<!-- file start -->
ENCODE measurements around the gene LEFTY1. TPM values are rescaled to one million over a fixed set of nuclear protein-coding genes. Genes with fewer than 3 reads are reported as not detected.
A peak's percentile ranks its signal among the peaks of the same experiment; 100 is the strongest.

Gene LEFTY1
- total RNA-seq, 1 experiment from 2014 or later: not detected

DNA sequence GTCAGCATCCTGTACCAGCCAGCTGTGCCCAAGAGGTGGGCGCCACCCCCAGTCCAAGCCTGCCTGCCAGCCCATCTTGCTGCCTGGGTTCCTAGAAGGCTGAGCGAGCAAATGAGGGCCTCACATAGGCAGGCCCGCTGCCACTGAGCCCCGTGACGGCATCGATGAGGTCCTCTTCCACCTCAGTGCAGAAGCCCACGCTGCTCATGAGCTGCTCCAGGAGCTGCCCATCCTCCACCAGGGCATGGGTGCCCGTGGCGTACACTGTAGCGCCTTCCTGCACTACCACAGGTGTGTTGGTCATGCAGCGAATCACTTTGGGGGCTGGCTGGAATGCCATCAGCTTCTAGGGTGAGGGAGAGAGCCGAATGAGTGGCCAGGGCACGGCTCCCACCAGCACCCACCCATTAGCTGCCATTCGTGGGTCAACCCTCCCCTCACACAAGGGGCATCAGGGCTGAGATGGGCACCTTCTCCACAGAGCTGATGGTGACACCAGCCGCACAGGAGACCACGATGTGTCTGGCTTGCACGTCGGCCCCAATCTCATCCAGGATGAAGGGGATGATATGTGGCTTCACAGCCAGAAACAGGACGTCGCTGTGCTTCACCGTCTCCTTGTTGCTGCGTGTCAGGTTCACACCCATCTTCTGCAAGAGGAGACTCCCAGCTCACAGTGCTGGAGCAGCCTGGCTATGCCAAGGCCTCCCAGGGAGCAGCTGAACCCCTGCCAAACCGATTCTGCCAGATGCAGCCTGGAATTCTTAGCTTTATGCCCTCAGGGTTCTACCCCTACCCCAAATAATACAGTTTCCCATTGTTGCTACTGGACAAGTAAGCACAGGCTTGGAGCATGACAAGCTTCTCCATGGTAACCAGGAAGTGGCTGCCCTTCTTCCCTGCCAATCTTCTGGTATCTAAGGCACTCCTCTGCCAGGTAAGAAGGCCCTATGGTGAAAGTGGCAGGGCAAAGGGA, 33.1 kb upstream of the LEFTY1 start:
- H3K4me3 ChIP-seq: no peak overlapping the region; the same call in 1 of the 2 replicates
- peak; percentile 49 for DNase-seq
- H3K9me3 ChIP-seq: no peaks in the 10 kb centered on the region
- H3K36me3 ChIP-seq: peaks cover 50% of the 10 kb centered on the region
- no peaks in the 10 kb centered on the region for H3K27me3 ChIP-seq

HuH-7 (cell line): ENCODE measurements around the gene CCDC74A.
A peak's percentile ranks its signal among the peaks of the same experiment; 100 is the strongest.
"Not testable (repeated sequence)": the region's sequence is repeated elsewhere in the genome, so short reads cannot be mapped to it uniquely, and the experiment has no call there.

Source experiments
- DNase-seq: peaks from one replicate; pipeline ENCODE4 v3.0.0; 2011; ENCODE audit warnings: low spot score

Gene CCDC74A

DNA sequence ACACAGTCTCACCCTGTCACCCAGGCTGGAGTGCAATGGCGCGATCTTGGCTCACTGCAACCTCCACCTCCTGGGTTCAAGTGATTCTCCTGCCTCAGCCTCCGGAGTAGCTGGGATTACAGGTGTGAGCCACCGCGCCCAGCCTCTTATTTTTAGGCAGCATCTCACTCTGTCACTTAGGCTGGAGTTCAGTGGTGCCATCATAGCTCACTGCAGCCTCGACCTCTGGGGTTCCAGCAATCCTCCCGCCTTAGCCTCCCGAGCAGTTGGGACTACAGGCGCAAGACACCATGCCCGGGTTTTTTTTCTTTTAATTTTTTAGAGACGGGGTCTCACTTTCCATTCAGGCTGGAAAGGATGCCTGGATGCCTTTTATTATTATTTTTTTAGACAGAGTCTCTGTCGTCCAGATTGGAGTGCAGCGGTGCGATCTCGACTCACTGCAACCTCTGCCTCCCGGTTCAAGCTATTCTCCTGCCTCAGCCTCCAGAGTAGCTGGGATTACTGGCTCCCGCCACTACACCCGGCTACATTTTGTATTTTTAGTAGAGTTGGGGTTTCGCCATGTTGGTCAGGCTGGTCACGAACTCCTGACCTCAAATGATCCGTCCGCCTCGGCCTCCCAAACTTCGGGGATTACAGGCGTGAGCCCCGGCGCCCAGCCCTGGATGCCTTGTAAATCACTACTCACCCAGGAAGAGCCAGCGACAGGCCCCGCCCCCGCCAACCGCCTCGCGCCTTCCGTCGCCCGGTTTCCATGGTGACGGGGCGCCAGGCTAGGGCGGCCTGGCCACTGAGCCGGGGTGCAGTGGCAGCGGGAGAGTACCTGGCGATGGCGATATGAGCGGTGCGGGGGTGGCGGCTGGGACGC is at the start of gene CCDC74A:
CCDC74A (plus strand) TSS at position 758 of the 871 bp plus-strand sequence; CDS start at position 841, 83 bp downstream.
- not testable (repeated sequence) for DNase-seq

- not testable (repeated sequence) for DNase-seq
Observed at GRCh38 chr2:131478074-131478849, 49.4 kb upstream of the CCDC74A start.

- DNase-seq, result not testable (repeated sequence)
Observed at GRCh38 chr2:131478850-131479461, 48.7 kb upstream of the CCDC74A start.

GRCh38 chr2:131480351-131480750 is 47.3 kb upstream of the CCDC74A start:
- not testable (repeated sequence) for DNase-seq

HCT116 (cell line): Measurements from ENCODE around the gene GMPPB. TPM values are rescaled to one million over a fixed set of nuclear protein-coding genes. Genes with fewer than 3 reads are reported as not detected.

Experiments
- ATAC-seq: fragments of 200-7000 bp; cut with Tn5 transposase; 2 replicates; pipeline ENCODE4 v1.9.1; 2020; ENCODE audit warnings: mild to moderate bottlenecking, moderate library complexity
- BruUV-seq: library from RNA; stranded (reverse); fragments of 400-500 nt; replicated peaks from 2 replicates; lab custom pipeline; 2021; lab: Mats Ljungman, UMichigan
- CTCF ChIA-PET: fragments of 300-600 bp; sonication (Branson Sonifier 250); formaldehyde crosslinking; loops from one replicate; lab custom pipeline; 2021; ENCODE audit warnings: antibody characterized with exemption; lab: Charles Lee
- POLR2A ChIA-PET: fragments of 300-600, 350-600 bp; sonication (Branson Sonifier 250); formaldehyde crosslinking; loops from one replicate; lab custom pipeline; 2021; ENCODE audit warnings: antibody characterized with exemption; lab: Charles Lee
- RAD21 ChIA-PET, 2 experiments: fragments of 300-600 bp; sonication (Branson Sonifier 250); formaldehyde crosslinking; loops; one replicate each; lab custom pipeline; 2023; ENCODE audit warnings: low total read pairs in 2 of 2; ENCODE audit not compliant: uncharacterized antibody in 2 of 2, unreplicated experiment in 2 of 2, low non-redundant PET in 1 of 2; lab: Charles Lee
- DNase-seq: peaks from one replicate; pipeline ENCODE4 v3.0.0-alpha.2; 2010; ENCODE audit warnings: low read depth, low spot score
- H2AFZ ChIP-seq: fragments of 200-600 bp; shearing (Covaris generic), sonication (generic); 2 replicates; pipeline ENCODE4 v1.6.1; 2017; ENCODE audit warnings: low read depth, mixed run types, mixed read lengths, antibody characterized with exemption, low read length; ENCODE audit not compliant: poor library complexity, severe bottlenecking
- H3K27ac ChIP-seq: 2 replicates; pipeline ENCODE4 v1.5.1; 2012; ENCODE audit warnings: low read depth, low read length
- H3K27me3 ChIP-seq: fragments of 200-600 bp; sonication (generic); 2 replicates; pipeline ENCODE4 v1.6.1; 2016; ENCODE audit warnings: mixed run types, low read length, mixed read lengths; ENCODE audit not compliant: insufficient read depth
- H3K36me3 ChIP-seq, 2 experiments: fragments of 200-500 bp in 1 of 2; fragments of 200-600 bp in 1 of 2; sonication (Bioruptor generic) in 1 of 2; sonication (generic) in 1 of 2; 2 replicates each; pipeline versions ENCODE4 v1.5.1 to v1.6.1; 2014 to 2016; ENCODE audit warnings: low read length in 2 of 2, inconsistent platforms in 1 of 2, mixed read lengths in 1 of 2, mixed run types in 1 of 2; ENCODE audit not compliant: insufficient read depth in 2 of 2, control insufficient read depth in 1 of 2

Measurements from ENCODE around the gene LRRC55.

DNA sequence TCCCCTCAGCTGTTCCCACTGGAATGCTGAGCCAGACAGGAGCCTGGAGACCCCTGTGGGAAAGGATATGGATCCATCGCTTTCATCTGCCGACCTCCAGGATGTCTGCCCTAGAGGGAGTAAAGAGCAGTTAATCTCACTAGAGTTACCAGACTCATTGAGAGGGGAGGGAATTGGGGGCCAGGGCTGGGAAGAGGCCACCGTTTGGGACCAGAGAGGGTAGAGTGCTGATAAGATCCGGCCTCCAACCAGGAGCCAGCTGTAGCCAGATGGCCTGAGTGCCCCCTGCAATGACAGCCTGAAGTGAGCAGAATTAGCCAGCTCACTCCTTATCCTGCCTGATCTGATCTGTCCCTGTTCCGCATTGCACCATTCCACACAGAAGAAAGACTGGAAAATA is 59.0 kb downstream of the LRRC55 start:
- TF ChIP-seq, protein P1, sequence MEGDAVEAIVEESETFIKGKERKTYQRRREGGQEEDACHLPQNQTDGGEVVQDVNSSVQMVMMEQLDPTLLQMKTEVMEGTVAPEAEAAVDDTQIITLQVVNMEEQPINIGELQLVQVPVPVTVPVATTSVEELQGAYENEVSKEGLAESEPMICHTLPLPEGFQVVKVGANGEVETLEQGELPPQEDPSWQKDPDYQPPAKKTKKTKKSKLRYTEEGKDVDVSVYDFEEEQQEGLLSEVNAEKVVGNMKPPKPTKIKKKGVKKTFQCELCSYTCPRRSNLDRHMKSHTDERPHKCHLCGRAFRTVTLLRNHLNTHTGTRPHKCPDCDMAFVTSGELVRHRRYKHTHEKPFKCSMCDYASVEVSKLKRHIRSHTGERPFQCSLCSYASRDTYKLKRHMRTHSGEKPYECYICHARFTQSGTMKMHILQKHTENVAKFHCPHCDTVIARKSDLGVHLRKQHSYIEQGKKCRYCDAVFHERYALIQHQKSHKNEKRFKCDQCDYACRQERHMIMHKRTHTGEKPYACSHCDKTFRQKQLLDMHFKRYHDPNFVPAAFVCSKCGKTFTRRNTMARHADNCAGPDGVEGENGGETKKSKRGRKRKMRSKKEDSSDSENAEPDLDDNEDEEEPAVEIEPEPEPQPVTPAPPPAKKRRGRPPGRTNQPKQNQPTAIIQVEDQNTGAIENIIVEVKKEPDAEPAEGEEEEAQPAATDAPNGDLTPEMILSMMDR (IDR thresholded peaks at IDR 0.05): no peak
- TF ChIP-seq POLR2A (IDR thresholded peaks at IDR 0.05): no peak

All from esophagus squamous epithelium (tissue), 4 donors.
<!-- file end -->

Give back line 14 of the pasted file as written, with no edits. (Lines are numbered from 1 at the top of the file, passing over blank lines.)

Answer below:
Source experiments